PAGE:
According to a today published study from Texas Trees Foundation, Dallas County currently occupies the second position of the most rapidly warming US cities. The fastest heating city is Phoenix, Arizona. A sad record but a welcome opportunity to point out a widespread problem: Urban heat.
101°F as Average Temperature in Some Areas in Dallas for Five Months
The 2017 Dallas Urban Heat Island Study provides results of a year-long investigation of air temperature impacts at the district level. The resulting figures are alarming. Five full months, the average temperature in some areas in Dallas is 101°F – the lowest still 80°F. Allegedly, high temperatures in US cities cause more deaths every year than all other natural disasters combined.
“Heat-related deaths peaked at 52 in 2011 in Dallas County”
The study states, “Cities do not cause heat waves – they amplify them. Human activities on climate at the city/regional scale, accounting for both land surface changes and emissions of greenhouses gases, may be twice as great as the impacts of greenhouse gases alone.”
Especially Most Rapidly Warming US Cities Should Fight the Plague of Urban Heat
Apart from any rankings, it is not pointless to call attention to the harmful consequences of the urban heat island effect. Especially very densely populated cities with very high land prices tend to get more compact in the center. For personal economic reasons alone, an investor prefers to use every square meter to build high-rises with expensive offices instead of a green front yard. The city administration can combat de-greening with, for example, public green spaces – as in the case of the city-owned Central Park in New York.
Several Options Are Available to Reduce Urban Heat
The fight against urban sprawl, which is meaningful for different reasons, can in certain respects be a further negative impact on the inner city if it results in denser centers and the further sealing of green surfaces. Green space, in whatever form, improves the quality of life in inner cities as it reduces the risk of the urban heat island effect. Consequently, the risk of urban sprawl can be reduced as people are less willing to move to the surrounding suburbs. If there is only limited space for large-scale parks in the city, at least green roof legislations as in San Francisco or reflecting material surfaces should be considered more closely as possible measures. Liuzhou Forest City in China, for example, is taking an unusual step to combat harmful urban climate without sacrificing a compact development by planting trees and bushes on nearly each floor. The city literally consists of green buildings. In the end, there are even more than these three options to cool down the most rapidly warming US cities.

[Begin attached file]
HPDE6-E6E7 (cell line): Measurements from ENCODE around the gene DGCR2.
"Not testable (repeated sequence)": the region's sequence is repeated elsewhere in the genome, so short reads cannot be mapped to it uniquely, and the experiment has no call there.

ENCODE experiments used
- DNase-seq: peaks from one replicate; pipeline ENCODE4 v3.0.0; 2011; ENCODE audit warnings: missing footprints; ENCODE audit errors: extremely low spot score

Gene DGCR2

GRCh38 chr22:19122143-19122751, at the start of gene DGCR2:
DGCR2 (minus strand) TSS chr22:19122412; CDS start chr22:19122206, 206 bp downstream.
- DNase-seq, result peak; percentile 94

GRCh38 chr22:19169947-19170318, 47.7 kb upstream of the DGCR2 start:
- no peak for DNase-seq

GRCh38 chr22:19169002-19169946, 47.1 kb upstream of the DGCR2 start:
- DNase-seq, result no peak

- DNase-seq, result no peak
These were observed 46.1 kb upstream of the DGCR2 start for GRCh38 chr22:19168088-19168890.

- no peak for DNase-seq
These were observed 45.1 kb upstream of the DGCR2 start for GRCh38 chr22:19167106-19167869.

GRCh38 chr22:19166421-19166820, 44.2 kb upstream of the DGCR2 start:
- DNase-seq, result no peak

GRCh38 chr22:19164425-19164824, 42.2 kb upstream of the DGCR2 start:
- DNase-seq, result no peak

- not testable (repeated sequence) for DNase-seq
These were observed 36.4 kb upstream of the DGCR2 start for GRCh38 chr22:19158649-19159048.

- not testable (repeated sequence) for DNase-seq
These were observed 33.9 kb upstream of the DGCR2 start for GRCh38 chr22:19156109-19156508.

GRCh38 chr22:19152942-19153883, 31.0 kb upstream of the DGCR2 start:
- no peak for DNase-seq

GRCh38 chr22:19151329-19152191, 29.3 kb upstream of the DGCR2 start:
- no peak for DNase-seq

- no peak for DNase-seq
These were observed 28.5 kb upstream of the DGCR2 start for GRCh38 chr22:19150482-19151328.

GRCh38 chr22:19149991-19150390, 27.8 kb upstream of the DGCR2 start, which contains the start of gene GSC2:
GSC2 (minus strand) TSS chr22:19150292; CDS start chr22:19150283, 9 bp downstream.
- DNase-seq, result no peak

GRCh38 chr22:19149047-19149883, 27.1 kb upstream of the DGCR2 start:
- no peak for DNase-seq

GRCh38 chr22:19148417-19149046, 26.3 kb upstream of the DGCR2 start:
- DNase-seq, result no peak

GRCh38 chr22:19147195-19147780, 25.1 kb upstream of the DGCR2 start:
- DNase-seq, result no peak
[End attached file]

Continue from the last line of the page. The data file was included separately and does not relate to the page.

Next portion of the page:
Childhood Asthma Rates at All-Time High in Dallas
Texas Trees’ chief executive officer, Janette Monear, says: “Our foundation is focused on making spaces cooler, greener and cleaner, and data has long affirmed that trees are vital to achieve this laudable and critical goal. The study we have released today is a wake-up call for all of us who call Dallas and North Texas home: We must act now to mitigate the urban heat island effect for the sake of our health, the economy and viability of our community. North Texas is seeing unprecedented growth, and with growth comes new buildings, roads and parking lots. It’s imperative that we come together to balance the grey with the green to ensure North Texas is a desirable place to live and work.”
“With a dual perspective from my seat as Chairman of the Board for Children’s Health System of Texas, and as the leader of a Fortune 500 company headquartered in North Texas, the economic impact of the rising temperatures in Dallas has never been more at risk. We know from our partnership with Texas Trees Foundation and data from the Urban Heat Island study that health is directly impacted when temperatures increase and air quality declines. Childhood asthma rates are at an all-time high, with nearly 10 percent of all Dallas children suffering from asthma. We care about the health and well-being of our associates, which is why Alliance Data funded this study and why we’re committed to standing with Texas Trees Foundation to make a difference.” points out Ed Heffernan, President and Chief Executive Officer of Alliance Data. The study was conducted by Georgia Institute of Technology, School of City and author of ‘The City and the Coming Climate’.
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